Aligning On Purpose Is The First Step To Learning Design

The First Step To Learning Design: Align On Purpose

Present-exemplify-assess, repeat…Does this look familiar? Do your eLearning courses all follow a similar structure? While there’s nothing inherently wrong with this approach, it is not the best approach for every need. Read on, if you’re interested in a framework for developing a more comprehensive view of your learner’s needs, and in turn the purpose that will inform your design approach.

One Size Doesn't Fit All

The purpose of training is to achieve an outcome - today, our target audience does "x", and tomorrow, we want them to do "y". Of course, new knowledge is often part of closing that gap, but let’s remember our target audiences aren’t empty vessels waiting to be filled with knowledge. They are more complicated, and designs need to address not only knowledge transfer but also attitudes, awareness, support for application, and more.

Get At The Heart Of The Purpose

We’ve identified 7 key questions to explore, define, and to help identify the challenges a designer must address:

  1. Motivation.
    Is training mandatory, or will users choose to take the training on their own? If so, what is their intrinsic motivation to engage with your solution? Do you need to promote the solution and establish a compelling reason for users to engage?
  2. Awareness of need.
    How conscious is your audience of their current knowledge and skill level? Are they coming to your solution with a clear understanding of their strengths and weaknesses? Or do you need to provide tools to help them recognize their starting point, and where they need to go?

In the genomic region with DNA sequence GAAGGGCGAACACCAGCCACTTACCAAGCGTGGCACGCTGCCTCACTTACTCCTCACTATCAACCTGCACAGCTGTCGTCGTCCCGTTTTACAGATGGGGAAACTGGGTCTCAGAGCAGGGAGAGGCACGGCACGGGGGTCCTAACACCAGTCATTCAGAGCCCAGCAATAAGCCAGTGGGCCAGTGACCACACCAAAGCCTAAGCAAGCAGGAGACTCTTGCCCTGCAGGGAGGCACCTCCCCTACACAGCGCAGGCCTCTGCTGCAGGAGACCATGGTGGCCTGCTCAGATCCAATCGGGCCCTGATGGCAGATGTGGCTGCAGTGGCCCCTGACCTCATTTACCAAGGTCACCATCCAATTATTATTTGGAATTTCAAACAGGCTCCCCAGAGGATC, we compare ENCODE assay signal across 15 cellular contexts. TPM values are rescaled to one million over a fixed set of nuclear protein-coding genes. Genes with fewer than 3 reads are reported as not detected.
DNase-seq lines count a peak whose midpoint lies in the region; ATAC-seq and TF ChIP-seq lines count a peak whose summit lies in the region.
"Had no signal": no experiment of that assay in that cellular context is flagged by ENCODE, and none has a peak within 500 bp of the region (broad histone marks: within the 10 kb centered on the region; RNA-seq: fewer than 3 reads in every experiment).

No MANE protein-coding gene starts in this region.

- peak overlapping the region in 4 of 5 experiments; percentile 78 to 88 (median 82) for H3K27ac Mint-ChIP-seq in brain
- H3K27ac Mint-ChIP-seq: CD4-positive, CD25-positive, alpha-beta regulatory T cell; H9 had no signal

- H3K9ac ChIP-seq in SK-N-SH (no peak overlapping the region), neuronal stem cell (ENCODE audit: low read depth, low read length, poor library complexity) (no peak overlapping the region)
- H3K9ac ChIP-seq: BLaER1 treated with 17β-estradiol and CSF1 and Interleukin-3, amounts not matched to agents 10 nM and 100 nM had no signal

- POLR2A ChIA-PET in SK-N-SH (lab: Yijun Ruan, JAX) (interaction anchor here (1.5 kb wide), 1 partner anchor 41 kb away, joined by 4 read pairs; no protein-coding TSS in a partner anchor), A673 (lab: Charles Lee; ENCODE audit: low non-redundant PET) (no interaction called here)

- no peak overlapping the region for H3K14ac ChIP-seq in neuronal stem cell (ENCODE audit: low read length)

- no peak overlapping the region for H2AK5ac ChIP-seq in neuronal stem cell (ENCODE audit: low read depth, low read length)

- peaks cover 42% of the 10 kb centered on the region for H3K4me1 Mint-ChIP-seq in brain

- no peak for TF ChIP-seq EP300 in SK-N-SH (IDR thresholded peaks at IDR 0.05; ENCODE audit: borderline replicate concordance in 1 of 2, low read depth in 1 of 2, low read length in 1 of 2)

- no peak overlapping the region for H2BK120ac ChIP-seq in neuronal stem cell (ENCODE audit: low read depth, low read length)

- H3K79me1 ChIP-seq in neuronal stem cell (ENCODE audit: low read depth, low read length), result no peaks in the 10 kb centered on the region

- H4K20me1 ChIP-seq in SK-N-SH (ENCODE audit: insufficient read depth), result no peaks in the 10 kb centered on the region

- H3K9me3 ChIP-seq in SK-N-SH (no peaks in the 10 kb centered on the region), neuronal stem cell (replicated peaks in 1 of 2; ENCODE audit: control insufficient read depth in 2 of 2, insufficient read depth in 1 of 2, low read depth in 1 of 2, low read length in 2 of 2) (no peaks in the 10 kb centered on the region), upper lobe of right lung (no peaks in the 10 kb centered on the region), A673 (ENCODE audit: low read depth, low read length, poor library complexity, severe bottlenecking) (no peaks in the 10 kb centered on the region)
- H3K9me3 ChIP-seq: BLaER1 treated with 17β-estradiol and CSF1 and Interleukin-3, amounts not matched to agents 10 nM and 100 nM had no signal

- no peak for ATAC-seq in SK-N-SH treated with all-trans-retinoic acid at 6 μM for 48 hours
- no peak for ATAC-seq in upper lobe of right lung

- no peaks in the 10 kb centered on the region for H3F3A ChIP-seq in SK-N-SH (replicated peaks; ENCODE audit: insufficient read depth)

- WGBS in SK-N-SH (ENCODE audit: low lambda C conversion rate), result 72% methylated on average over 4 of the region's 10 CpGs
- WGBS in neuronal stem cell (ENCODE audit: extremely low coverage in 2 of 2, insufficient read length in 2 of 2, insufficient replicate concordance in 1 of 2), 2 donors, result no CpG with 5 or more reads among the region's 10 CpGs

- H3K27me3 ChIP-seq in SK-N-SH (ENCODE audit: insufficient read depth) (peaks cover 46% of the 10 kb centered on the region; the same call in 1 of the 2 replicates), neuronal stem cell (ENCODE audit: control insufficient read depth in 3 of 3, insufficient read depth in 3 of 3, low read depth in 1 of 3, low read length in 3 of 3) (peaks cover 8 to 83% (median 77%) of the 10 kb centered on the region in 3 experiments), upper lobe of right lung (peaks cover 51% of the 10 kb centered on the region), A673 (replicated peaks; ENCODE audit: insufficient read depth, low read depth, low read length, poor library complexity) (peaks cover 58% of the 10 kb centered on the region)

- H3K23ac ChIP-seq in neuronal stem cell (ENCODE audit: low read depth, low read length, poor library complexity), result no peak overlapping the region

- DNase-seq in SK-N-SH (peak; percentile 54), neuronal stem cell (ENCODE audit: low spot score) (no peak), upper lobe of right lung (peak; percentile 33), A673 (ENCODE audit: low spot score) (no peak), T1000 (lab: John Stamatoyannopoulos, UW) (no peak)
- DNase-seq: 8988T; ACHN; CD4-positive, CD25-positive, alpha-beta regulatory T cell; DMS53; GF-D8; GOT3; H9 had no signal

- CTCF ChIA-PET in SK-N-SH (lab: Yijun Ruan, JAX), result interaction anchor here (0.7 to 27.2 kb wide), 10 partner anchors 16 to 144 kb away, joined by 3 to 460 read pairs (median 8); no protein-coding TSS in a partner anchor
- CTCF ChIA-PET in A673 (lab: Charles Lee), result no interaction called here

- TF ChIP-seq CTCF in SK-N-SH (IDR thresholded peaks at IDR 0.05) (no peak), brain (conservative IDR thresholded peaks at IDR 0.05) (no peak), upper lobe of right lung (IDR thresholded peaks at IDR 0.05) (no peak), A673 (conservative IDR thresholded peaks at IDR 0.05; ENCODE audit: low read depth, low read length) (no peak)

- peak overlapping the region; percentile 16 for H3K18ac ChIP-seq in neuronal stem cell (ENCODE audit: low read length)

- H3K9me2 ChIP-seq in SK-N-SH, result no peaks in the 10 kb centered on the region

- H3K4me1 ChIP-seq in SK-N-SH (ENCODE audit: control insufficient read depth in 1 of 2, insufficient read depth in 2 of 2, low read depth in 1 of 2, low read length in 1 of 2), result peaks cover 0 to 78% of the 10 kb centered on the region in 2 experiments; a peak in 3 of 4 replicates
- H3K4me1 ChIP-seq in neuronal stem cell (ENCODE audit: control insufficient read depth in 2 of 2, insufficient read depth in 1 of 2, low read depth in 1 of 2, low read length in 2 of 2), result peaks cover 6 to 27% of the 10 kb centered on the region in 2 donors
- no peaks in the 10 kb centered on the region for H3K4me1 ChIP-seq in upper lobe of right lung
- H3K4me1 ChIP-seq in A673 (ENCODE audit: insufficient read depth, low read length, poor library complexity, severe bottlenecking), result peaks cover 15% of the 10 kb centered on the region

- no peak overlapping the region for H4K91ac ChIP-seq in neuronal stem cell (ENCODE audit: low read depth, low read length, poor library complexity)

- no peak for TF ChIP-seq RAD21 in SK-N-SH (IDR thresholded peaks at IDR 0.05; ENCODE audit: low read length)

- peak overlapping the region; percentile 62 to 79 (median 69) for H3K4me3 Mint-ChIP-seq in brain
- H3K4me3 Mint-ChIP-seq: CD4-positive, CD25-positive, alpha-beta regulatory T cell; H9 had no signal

3. Knowledge.
    With what policy, process, procedures, or other information will your audience need to develop fluency to achieve the desired outcome?
  4. Skills and behaviors.
    In what new practices, skills, and tasks will the users need to develop competence? What do they need to change, or stop doing altogether?
  5. Application.
    Will users need support applying these new skills and implementing processes and practices back on the job?
  6. Reinforcement.
    Are there key messages, or facts and information that will need to be kept top-of-mind over time?
  7. Updates.
    Will policy, process, procedures, or other supporting information change over time? And how important is it for users to have this information at their fingertips?

Use these questions to engage stakeholders and project sponsors, so as a team you have a fully formed understanding of all the solution outcomes, and what the challenges are to achieve those outcomes. Then, let these inform the kinds of experiences you create to achieve your goal.

Want to take deeper dive into designing learning solutions that deliver results? Check out The Secret to Getting Learning Results Isn’t What You Think.

Design For The Need

Now that you have a clear purpose, put it to good use. It’s all too common to see 'solutions' that don’t really fit the problem, where for example the need was really only to raise awareness and communicate, but the designer chose a needlessly complex learning model. Or where the desired outcome was a true behavioral change, and all the program did was share information. So, take care not to over or under-design for the need you’re facing. And remember that you might best meet some learning objectives by producing a string or blend of design models that extend across different delivery mediums, and over a spaced calendar. In this way, you create a learning campaign rather than a single, static event. The output may include a self–paced online course with a main menu and a series of topics, a stand-alone learning activity, an online webinar, or a combination of things.

Looking for more insight on how to design the appropriate solution for a give challenge? Check out Learning models: Useful blueprints for learning designers.

And Now, The Content

Now that you have a clear purpose, and an appropriate design for that purpose, you'll likely find that the "content" you started with will need some work. We love our Subject Matter Experts (SMEs) but let's be honest; they are often blinded by their passion for their content. In their mind, the more content, the better.

But with our clear purpose and associated design, you will almost certainly want to narrow the focus of the content, and likely require some additional. Don't try to fit a square peg into a round hole. If you take your SME along with you for the ride of defining purpose and design, they'll be a willing partner to provide the right content to get the right outcome.